One week later, I’m grabbing a stool at the bar of Luis’s Mexican Grill, anxious to eat a couple of Chef Umberto’s green-chili burritos for dinner, when the world’s greatest bartender comes over and leans across the counter.
“Do you know this man?” Luis whispers. His head tilts, indicating I should look in the direction of the corner booth nearest the kitchen.
I follow Luis’s gaze. Looks like...it is, Joseph “Bluefish” Pepperman. Dining with two business-types, although now that I look a tad closer, both of his friends maybe a little too athletic and solid under the suits, ties, and starched white collars. Imported muscle.
“Anybody who bets in Branchtown knows Bluefish,” I say. “I’ve never seen him in here before, though. Have you?”
Luis shrugs. “No, he has never been here before this afternoon.”
Luis wears his usual black slacks and white dress shirt with the sleeves rolled up. My friend’s high forehead and aquiline nose tell of European descent, but his black penetrating eyes and high cheek bones give him a distinct Native American quality as well.
“Did Bluefish say something to you?” I ask.
“No. But his arrival encouraged several of my customers to abandon their dinner plans. I believe he has more of an interest in you, does he not?”
“What? Has he been staring at me or something?”
“As soon as you walked in,” Luis says.
When I tasted how oily fillet of bluefish was, maybe at a fish fry two years ago, I figured it must be Bluefish’s greasy appearance that earned the local bookie his nickname. The black silk shirts. The slicked back hair. The man definitely sports a slippery quality that seems to match the oily taste of the fish.
Bluefish catches me looking. Slowly, he nods his long narrow head at me in recognition.
But Bluefish’s nickname has nothing to do with oil or grease I learned last year from my friend at the Newark Herald-Examiner.
“You ever see swimmers called out of the Jersey surf by the lifeguards because of a boiling mass of fish?” my friend said.
“Last summer. Somebody said it was a school of bluefish.”
“I don’t know if the bluefish are in a frenzy because they’re eating something smaller, or because they’re being eaten by something bigger,” my friend said. “I never asked because I figured it didn’t matter. It’s the way the school acts that got Bluefish his nickname.”
“Violent, you mean?”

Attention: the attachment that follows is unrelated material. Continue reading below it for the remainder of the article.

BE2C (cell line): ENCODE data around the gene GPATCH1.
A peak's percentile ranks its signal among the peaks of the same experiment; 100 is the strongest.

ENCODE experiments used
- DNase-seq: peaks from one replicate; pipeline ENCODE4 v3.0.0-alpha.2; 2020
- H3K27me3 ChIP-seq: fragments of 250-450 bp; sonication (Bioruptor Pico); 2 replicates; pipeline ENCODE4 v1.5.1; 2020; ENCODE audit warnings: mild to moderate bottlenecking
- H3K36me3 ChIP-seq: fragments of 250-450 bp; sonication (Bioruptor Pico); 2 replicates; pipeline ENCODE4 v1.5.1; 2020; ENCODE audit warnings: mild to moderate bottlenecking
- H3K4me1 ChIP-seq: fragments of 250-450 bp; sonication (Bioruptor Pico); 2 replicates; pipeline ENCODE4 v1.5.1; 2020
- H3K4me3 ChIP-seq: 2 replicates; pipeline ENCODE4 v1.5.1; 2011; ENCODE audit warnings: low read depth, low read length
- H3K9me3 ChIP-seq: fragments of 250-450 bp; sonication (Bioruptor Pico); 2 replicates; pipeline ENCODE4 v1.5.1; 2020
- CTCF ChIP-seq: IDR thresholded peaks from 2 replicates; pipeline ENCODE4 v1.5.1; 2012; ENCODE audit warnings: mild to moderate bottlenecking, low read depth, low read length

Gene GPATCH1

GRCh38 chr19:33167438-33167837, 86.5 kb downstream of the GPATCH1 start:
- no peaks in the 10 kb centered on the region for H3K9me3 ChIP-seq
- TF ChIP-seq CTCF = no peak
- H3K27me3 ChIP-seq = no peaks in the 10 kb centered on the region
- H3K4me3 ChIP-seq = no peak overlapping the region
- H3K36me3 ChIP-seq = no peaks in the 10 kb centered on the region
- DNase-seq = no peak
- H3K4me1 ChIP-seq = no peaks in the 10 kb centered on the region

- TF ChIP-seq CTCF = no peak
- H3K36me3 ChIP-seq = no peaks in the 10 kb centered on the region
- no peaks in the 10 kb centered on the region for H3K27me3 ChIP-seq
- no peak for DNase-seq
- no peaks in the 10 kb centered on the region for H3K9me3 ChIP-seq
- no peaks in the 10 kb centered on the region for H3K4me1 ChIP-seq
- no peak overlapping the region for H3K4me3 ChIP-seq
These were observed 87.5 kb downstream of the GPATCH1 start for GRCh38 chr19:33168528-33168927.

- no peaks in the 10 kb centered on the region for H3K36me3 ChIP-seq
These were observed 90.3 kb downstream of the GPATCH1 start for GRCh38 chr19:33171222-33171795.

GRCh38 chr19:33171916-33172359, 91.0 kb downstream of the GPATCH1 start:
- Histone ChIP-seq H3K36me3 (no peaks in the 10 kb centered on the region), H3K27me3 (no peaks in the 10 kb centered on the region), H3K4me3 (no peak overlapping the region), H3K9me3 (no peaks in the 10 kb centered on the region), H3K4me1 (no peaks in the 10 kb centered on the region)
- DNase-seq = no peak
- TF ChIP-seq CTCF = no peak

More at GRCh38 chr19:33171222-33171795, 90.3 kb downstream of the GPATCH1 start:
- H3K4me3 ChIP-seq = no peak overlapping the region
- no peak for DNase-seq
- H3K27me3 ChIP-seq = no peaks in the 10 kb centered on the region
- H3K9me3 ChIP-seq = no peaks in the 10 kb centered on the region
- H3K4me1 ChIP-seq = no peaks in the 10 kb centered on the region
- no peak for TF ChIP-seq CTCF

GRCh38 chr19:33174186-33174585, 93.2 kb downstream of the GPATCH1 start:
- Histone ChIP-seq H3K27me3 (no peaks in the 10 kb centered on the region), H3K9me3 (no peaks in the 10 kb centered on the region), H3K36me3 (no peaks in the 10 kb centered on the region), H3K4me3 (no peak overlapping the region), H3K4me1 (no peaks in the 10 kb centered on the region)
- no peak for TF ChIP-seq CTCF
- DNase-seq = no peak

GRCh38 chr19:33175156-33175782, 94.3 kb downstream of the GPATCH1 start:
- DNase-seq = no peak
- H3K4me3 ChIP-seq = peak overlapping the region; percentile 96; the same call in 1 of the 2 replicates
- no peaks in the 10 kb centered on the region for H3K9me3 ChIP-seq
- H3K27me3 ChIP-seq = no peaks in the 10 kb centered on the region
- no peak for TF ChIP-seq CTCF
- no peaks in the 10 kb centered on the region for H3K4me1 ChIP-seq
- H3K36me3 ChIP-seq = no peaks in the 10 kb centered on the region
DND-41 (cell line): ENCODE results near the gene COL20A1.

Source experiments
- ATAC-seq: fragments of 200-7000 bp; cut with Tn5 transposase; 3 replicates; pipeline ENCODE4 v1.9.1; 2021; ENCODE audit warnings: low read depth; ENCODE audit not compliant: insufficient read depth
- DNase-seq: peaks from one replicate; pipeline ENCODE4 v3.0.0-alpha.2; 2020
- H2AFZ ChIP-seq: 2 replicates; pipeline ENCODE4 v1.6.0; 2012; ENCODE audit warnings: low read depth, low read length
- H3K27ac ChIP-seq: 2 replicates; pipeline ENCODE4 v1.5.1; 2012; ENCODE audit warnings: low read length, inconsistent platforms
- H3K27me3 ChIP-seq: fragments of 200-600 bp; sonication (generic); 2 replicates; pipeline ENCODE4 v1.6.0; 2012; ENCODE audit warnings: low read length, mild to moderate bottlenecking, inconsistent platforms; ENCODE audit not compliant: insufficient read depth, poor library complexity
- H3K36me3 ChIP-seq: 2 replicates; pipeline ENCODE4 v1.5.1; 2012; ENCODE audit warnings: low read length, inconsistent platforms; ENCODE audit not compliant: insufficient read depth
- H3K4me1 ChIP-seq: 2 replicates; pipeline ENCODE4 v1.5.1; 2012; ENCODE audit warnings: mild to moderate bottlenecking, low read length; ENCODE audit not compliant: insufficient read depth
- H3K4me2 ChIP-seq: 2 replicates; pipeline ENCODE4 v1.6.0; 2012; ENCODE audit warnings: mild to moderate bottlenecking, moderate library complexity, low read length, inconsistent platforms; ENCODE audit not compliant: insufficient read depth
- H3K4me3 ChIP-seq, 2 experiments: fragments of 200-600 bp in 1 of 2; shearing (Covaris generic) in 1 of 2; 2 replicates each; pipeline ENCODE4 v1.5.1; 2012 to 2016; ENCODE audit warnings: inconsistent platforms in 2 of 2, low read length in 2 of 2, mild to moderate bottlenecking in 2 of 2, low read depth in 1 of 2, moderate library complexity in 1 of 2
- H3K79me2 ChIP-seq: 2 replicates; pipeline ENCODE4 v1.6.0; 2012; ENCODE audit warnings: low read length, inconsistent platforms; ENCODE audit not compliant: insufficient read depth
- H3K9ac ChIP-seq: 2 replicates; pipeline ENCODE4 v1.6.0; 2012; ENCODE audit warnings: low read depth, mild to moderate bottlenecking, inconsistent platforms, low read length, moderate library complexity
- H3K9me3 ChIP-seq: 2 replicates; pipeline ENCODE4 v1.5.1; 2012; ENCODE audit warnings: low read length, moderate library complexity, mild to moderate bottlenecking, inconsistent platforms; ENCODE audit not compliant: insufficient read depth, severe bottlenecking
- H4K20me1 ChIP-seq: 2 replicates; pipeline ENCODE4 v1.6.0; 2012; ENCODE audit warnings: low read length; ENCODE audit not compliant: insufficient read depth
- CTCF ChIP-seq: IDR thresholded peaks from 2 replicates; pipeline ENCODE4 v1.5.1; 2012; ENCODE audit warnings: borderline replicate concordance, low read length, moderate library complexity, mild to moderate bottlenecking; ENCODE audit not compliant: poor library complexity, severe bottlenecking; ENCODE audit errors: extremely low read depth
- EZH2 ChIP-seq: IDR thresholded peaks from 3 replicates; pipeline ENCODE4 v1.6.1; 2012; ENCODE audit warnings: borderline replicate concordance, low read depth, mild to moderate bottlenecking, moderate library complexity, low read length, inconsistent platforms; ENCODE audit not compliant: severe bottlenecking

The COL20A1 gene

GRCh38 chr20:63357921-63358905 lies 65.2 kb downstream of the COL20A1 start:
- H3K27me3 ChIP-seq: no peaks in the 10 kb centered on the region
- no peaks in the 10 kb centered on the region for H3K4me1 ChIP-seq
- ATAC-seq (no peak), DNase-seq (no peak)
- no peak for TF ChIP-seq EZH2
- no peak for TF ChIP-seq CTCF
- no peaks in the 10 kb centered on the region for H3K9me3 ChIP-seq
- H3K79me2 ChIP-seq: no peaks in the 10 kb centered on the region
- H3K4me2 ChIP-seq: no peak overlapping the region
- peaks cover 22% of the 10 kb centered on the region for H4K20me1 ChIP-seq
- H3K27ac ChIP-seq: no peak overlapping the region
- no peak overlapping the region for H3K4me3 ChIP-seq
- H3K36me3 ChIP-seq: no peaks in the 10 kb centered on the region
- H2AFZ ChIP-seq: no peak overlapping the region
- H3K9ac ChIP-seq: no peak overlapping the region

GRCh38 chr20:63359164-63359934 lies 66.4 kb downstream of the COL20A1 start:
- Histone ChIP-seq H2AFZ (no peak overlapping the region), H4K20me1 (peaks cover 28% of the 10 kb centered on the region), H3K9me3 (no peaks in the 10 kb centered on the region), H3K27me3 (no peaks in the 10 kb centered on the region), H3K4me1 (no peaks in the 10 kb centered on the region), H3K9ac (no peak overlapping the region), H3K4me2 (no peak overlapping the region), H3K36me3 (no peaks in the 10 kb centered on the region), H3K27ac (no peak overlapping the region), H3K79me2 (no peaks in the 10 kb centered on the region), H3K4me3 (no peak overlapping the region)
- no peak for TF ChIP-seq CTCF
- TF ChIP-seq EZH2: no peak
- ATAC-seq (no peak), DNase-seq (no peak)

“Out of control.”
Glad I remembered that now. And truly glad that except for the ponies once in a while, I don’t gamble.
This is all doubly good because, now that I’ve noticed them, Branchtown’s minor-league version of a New York goon squad leaves the table and strolls around the bar in my direction. Another doubly good thing: I met Bluefish once at a restaurant in Spring Lake. Mr. Vick, who was taking me and some guys to dinner after a round of golf, told us he knew Bluefish from high school.
“Hey, Carr,” Bluefish says. He offers his hand.
I’m surprised he remembers my name. There were four or five of us at the dinner table that night. The guy must have taken a Dale Carnegie class. I slide off my stool and shake. “Nice to see you again, Mr. Pepperman.”
He slaps my shoulder like an old drinking buddy. “Call me Bluefish.”
Luis saying, “It is not good for my business that you are here.”
Luis leans across the dark horseshoe bar, staring at Bluefish, showing all of us that windy Halloween look in his eyes I’ve only seen once or twice before.
“I would like you and your friends to leave,” Luis says.
Thanks, Luis. Trying to get me killed?
Bluefish’s two sidekicks slide up quietly beside their bookie boss, creating a wall to screen us from most of the restaurant. Bluefish’s men unbutton their Italian sports coats and show us the pistols stuffed in their belts.
Luis may have to reconsider his poor hospitality.
Across the room, a young woman leads her table in sharp laughter. The TV behind the bar blares spring-training baseball highlights. The restaurant’s familiar onion, cilantro, and simmering chili smells seem suddenly sharp and pungent. My pulse is up. What the hell is it with me and guns? Suddenly, they’re a major part of my life.
“Are you leaving?” Luis says. “Or will I call the police?”
I grew up in the eastern, Mexican-American section of Los Angeles. Ever since grammar school I’ve admired the code of honor and fierce pride with which so many Hispanics are raised. Simply put, my favorite bartender is an hombre. You feel safe drinking at his bar, but I hope Luis doesn’t think the switchblade he carries in his back pocket matches him up with those two semiautomatics I saw.
“We’re happy to leave,” Bluefish says. “Your food looks like runny dog shit. However, Pedro, you’re coming with us. I think your big mouth has earned you a spot next to Carr in my back seat. Get your ass out from behind the bar.”
Luis’s face hardens into wood. “I have customers. I will not leave my place of business.”
Bluefish’s men aim their pistols at my head.